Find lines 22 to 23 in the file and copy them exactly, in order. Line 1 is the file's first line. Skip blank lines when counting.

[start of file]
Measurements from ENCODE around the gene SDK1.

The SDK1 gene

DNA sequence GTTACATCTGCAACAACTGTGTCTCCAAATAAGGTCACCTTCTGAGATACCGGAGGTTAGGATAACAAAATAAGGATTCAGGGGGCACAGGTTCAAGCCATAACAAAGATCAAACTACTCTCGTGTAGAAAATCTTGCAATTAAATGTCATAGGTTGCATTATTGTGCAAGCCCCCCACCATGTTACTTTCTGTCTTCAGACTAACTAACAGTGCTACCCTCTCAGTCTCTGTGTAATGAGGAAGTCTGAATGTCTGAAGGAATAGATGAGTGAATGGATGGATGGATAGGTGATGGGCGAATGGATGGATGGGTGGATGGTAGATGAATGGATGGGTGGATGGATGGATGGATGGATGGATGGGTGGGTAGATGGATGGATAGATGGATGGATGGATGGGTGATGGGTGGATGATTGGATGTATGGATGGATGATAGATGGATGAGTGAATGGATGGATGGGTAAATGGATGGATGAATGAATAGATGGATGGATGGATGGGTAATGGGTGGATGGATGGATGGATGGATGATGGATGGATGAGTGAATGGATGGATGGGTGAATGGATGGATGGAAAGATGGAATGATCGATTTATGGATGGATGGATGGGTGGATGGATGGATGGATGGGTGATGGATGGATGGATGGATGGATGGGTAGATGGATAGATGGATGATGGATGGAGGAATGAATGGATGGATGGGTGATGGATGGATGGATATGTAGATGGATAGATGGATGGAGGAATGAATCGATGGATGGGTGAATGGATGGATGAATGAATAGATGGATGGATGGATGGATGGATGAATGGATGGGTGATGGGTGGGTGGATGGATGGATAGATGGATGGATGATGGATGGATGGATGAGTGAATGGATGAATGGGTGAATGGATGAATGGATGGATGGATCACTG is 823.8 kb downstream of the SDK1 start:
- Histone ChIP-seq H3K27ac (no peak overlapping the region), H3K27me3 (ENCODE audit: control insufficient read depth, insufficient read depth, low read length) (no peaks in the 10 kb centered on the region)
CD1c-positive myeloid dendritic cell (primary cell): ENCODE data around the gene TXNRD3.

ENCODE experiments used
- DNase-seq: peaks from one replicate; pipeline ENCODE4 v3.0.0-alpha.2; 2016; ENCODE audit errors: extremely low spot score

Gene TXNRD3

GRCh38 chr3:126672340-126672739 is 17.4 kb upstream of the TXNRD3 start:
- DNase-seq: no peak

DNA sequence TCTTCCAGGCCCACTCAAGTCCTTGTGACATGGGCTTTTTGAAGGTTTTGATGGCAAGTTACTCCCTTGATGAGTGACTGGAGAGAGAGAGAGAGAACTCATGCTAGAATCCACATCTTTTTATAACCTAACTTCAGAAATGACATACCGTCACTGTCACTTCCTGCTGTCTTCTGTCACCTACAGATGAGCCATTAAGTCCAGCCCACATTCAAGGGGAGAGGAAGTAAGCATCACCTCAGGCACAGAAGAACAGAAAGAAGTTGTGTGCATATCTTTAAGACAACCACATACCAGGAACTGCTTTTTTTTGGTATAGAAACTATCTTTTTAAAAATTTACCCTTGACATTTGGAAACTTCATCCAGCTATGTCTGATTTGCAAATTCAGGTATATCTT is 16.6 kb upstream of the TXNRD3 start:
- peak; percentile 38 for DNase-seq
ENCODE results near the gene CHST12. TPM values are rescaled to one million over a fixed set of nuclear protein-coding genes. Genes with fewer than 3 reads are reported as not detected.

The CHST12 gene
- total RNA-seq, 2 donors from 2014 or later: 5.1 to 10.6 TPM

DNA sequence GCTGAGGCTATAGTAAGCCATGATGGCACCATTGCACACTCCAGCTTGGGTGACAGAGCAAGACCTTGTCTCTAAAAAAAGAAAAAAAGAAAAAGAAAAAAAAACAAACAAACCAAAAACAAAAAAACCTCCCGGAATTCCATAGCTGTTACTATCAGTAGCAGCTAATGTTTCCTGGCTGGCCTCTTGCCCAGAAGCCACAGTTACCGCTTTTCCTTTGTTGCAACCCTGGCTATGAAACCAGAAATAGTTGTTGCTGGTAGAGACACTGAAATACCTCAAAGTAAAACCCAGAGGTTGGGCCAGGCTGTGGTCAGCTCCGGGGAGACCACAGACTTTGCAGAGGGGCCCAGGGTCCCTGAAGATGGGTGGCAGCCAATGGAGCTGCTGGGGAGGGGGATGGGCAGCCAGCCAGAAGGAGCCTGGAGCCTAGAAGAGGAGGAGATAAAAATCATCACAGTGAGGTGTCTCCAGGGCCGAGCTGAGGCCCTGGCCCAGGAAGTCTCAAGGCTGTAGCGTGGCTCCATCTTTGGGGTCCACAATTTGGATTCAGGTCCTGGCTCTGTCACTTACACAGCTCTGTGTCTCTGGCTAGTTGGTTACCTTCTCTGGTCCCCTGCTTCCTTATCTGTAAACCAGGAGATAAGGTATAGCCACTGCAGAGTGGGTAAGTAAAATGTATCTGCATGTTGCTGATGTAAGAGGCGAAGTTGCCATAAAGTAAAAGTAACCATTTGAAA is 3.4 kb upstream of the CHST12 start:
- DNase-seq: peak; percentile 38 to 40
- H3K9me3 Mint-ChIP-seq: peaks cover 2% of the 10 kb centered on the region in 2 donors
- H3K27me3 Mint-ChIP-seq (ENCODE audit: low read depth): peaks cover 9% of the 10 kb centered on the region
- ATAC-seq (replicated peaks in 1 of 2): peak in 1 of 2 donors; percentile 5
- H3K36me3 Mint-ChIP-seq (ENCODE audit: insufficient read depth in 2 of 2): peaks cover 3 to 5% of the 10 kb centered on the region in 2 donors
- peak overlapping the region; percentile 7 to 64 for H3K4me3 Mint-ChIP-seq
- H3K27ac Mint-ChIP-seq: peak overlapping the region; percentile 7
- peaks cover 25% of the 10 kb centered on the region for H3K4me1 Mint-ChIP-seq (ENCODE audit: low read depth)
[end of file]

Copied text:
- peak overlapping the region; percentile 7 to 64 for H3K4me3 Mint-ChIP-seq
- H3K27ac Mint-ChIP-seq: peak overlapping the region; percentile 7